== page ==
Tuesday, May 08, 2012

Tear Down The Wall

I alluded yesterday to the elections in Greece, in which the EU plan to bailout the nation in exchange for austerity measures to be put in place was symbolically rejected and a new government elected.

A Greek political party leader who has vowed to rip up the terms of Greece’s international bailout was handed the mandate to try and form a government after Antonis Samaras of New Democracy failed to forge an agreement.

“This is a great moment for the Left, a great responsibility for me,” Alexis Tsipras, whose Syriza party placed second in May 6 elections, told President Karolos Papoulias in Athens today. Tsipras aims to forge a coalition of “leftist” parties that would overturn current bailout policy.

Greece’s Parliament is split down the middle on whether to renege on the terms of the two bailout agreements negotiated since May 2010. With the risk increasing of instability in Greece, the epicenter of the debt crisis, policy makers in Europe urged Greek leaders to quickly agree on a new government.

Austerity measures work only when you can't increase income. If you have a job and owe a lot of money, it's easier to cut your expenses temporarily than it is to go in and ask for a raise. Austerity measures stop making sense when you can take the money you have (or borrow) and get a better economic return on it than you would by holding the line on expenditures.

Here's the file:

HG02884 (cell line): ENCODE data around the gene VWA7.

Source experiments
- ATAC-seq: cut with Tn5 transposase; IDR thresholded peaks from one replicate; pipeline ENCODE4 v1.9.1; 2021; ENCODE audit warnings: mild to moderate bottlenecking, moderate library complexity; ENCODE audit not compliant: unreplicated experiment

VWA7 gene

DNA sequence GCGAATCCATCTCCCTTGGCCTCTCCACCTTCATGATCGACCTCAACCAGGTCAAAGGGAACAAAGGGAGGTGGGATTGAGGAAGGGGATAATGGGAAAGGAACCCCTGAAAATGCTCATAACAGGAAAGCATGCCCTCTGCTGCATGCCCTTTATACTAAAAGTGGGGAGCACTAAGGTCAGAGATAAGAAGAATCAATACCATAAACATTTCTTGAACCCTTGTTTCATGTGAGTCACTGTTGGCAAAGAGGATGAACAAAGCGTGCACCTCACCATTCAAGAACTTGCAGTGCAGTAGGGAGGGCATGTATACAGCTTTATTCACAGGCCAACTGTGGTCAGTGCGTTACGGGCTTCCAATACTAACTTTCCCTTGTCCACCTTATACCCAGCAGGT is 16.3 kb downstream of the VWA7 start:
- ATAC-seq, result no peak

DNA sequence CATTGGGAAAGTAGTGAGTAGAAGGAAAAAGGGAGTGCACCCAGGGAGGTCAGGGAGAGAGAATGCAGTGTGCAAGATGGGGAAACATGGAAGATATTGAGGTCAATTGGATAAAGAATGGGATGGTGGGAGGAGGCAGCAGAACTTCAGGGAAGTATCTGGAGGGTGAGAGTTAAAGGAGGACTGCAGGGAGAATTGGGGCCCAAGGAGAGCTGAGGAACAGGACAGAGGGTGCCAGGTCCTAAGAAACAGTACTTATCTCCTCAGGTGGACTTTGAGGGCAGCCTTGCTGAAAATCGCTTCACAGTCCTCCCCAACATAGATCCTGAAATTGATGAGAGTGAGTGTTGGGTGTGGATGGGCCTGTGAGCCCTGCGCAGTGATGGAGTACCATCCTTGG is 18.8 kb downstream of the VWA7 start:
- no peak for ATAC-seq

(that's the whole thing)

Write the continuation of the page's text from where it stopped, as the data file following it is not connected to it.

That might, and I stress, might, make sense for Greece, whose income has been stagnant for years and who hasn't shown a capacity for growing its way out of debt. A balance of careful investment targets coupled with some moderate shifts in spending might buy that nation enough time to get itself out of trouble.

But take a nation like Spain, which is already lurching towards default: here's an economy that was vibrant and growing before the worldwide housing bubble. Indeed, up to 2005, Spain created over one-half of the net jobs created in all of Europe, and was poised to overtake Germany in leadaing the EU in per capita income.

You know the rest: it's the same story as here in the States. Cheap lending rates, people bought and flipped houses they couldn't afford as they were goaded on by the same nefarious criminals as our Wall Street firms employed.

Shouldn't Spain be spared the austerity whipping? Apparently not, although to be fair the EU has put out signals that it may be more lenient on terms with Spain.

But then that begs the question, why is Greece being picked on? After all, if it's good for the gander, it's good for the goose. And it's not like Greece isn't too big to fail: estimates are the EU would lose one trillion euros if Greece collapses and is ushered out of the Union.
There seems to have been blunders made on all sides of this confrontation: the EU underestimating the size of Greece's impact, Greece underestimating the anger of its people to an austerity package as well as underestimating the strength of its bargaining position.
I think its time for cooler heads to prevail.